The Turkish Treasury has sold $1bn worth of USD-denominated eurobonds due April 2029 at a coupon rate of 7.625% and a yield to the investor of 7.15%, the Ministry of Treasury and Finance announced on March 20.
Initial price guidance on the 10-year paper was set at 7.25%, unnamed bankers told Reuters on March 19.
The offering attracted an orderbook approximately three times the issue size, according to the Treasury.
At the previous auction held in January for identical paper, the Treasury raised $2bn at a yield to the investor of 7.68% and a coupon rate of 7.625% while the spread over US Treasury paper hit 497bp.
At the latest auction, the spread over US Treasury yields declined to 454bp.
The total amount of the USD bond issuance was converted into an equivalent EUR liability. As a result of this swap transaction, the EUR-denominated coupon rate was realised as 4.859%, lower than the 4.965% recorded at the previous auction held in January. The EUR-equivalent yield to the investor was realised as 4.381%.
Recession-hit Turkey has raised $5.4bn on the international capital markets in 2019 to date at three auctions (See table below). Turkish private corps have also been in a rush to hit screens with eurobond sales since the beginning of the year.
External vulnerability risk moved to High+
Moody’s Investors Service upgraded Turkey’s external vulnerability risk to High+ from High due to its high external financing requirements, the rating agency said on March 19 in a non-rating credit opinion report.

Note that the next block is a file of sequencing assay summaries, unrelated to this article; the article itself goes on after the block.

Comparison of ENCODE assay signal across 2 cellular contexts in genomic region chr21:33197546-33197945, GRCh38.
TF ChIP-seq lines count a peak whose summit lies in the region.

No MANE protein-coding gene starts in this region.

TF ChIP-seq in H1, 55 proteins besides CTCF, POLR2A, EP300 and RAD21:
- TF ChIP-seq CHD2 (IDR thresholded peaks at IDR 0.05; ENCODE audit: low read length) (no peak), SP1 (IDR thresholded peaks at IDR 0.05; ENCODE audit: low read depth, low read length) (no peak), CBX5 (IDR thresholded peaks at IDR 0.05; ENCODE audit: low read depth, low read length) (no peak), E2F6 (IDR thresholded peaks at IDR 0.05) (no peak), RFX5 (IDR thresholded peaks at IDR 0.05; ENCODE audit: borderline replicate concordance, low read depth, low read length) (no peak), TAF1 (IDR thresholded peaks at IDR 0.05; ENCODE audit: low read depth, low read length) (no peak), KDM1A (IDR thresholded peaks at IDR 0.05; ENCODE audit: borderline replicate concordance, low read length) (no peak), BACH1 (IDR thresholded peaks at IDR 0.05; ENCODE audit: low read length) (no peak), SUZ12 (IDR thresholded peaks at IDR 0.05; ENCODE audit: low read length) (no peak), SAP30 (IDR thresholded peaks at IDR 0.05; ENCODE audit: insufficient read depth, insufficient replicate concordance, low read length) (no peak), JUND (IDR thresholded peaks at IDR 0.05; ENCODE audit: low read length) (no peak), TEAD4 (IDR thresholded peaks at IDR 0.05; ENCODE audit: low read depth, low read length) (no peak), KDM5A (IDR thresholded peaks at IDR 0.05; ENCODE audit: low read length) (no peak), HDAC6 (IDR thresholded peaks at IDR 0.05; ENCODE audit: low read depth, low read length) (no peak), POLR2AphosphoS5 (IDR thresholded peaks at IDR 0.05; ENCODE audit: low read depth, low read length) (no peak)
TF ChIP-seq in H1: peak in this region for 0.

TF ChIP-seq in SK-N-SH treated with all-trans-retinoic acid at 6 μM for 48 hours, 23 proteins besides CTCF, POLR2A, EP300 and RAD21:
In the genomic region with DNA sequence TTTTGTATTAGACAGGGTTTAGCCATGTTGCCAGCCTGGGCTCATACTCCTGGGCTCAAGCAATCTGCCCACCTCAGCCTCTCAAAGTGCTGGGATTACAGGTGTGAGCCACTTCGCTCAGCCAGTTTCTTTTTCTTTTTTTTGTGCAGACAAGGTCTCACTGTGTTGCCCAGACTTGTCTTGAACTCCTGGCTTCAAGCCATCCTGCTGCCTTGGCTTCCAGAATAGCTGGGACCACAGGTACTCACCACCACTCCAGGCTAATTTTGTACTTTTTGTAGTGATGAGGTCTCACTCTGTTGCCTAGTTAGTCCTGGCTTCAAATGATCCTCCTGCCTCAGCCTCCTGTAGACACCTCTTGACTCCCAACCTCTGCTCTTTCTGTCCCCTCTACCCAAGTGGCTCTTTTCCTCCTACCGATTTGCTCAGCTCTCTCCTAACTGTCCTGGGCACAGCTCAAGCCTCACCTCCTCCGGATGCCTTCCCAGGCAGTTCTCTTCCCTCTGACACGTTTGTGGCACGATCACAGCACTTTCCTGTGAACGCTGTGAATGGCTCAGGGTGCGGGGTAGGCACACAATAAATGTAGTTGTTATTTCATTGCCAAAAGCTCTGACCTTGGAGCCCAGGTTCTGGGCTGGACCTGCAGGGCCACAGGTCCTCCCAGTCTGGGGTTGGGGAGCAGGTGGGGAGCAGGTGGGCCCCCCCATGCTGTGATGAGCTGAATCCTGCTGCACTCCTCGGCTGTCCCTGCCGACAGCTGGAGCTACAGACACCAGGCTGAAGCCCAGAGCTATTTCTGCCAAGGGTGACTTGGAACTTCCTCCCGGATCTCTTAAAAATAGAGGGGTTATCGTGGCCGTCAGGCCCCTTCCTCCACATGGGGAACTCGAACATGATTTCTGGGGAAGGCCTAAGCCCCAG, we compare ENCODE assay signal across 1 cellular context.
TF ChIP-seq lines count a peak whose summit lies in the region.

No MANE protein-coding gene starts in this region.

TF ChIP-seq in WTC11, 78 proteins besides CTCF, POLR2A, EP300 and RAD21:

The rating agency said it expected Turkey’s current account deficit to contract because of declining consumption and investments, but that the external financing requirement would remain high due to external debt stock. It was also concerned by the country’s relatively low FX reserves.
Moody’s also warned that tensions with the US over Ankara’s planned S-400 missile defence system purchase from Russia and Germany’s latest warning to its citizens visiting Turkey—issued because of the deteriorated human rights picture in the country—carried risks that could hit the Turkish lira (TRY). Sanctions could feasibly follow if Nato member Turkey makes an S-400 deployment.
Turkey’s external debt repayment obligations within one year reached $177.3bn as of end-January, the highest level seen since July, the central bank said on March 15.
The one-year external debt repayment obligations saw a record high of $185.9bn as of end-February 2018 and stood at $181.3bn as of end-July, prior to the currency crash in August.
Fitch Ratings rates Turkey at BB/Negative, two notches below investment grade, together with Guatemala and Vietnam. Moody’s Rating Services rates Turkey at Ba3/Negative, three notches below investment grade, together with Bangladesh, Bolivia and Vietnam, while Standard & Poor’s rates Turkey at B+/Stable, four notches below investment grade, together with Kenya and Greece.